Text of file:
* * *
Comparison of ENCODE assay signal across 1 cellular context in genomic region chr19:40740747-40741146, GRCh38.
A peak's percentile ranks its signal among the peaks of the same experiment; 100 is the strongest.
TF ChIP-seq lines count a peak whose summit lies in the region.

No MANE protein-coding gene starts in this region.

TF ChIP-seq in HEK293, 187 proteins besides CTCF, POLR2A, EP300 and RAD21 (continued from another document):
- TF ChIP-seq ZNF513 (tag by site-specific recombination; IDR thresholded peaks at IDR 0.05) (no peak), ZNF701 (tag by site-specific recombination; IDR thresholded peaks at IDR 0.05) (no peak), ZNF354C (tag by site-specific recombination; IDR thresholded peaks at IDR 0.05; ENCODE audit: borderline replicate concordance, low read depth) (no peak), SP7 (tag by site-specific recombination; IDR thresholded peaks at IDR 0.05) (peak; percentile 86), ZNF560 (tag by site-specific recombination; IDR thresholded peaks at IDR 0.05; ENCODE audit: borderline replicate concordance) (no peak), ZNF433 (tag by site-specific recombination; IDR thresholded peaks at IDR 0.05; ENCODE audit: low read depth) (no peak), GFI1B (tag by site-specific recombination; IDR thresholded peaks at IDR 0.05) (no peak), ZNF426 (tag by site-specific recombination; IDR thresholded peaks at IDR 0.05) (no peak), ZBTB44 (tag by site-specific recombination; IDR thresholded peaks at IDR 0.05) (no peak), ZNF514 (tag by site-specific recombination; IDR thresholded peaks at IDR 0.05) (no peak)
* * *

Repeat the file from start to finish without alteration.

Comparison of ENCODE assay signal across 1 cellular context in genomic region chr19:40740747-40741146, GRCh38.
A peak's percentile ranks its signal among the peaks of the same experiment; 100 is the strongest.
TF ChIP-seq lines count a peak whose summit lies in the region.

No MANE protein-coding gene starts in this region.

TF ChIP-seq in HEK293, 187 proteins besides CTCF, POLR2A, EP300 and RAD21 (continued from another document):
- TF ChIP-seq ZNF513 (tag by site-specific recombination; IDR thresholded peaks at IDR 0.05) (no peak), ZNF701 (tag by site-specific recombination; IDR thresholded peaks at IDR 0.05) (no peak), ZNF354C (tag by site-specific recombination; IDR thresholded peaks at IDR 0.05; ENCODE audit: borderline replicate concordance, low read depth) (no peak), SP7 (tag by site-specific recombination; IDR thresholded peaks at IDR 0.05) (peak; percentile 86), ZNF560 (tag by site-specific recombination; IDR thresholded peaks at IDR 0.05; ENCODE audit: borderline replicate concordance) (no peak), ZNF433 (tag by site-specific recombination; IDR thresholded peaks at IDR 0.05; ENCODE audit: low read depth) (no peak), GFI1B (tag by site-specific recombination; IDR thresholded peaks at IDR 0.05) (no peak), ZNF426 (tag by site-specific recombination; IDR thresholded peaks at IDR 0.05) (no peak), ZBTB44 (tag by site-specific recombination; IDR thresholded peaks at IDR 0.05) (no peak), ZNF514 (tag by site-specific recombination; IDR thresholded peaks at IDR 0.05) (no peak)